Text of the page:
Life history trajectories have been shown to be sensitive to local environmental conditions. Using English census data (2001), Copping, Campbell, and Muncer (2013) demonstrated that ecological indicators affect life history strategies (affecting levels of criminal violence and teenage conceptions). We replicated the original study using recently published census data (2011) to validate the model. We also examined whether census data from 2001 predict criminal violence and teenage pregnancy outcomes ten years later. Results demonstrated that the proposed model is applicable to both census periods. Predictions of violence and pregnancy rates in 2011 were higher when ecological estimates from 2001 rather than 2011 were modeled. Individuals' perceptions of ecological variables included in the models were also collected from 738 participants. There was a striking concordance between census and individual level data; all but five of the original pathways remained significant. Results highlight the importance of examining different units of analysis and implications are discussed from a life history perspective.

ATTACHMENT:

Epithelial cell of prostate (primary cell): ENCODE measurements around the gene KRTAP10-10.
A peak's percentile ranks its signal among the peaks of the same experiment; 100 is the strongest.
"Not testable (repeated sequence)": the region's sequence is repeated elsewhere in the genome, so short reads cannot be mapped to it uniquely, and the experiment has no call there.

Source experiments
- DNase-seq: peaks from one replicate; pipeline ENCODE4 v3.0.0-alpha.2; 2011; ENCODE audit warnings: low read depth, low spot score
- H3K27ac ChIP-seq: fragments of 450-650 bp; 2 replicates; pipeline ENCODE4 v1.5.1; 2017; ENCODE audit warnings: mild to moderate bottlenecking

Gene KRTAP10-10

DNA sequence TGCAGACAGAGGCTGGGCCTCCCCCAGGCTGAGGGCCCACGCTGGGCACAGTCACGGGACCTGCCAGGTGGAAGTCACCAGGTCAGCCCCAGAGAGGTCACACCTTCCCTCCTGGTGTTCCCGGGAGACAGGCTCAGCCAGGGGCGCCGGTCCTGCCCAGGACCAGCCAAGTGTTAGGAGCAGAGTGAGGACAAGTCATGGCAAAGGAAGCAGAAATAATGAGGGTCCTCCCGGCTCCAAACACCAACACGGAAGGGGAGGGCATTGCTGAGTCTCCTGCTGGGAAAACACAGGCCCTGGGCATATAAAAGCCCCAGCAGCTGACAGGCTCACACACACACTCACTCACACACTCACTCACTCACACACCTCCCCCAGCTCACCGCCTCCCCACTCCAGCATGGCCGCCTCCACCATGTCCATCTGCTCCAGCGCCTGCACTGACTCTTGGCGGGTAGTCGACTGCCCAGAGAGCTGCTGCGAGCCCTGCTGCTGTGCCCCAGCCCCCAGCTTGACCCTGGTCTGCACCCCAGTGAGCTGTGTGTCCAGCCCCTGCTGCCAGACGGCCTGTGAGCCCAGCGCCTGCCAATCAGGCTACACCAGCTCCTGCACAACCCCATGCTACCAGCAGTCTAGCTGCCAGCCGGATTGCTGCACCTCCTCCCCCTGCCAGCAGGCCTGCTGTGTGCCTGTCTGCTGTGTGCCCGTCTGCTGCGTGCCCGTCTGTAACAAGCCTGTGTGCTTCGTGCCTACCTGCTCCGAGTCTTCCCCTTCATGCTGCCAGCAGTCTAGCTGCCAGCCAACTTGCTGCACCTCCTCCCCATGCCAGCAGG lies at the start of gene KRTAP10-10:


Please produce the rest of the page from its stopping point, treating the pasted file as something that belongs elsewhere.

|Number of pages||9|
|Journal||Evolution and Human Behavior|
|Publication status||Published - 2015|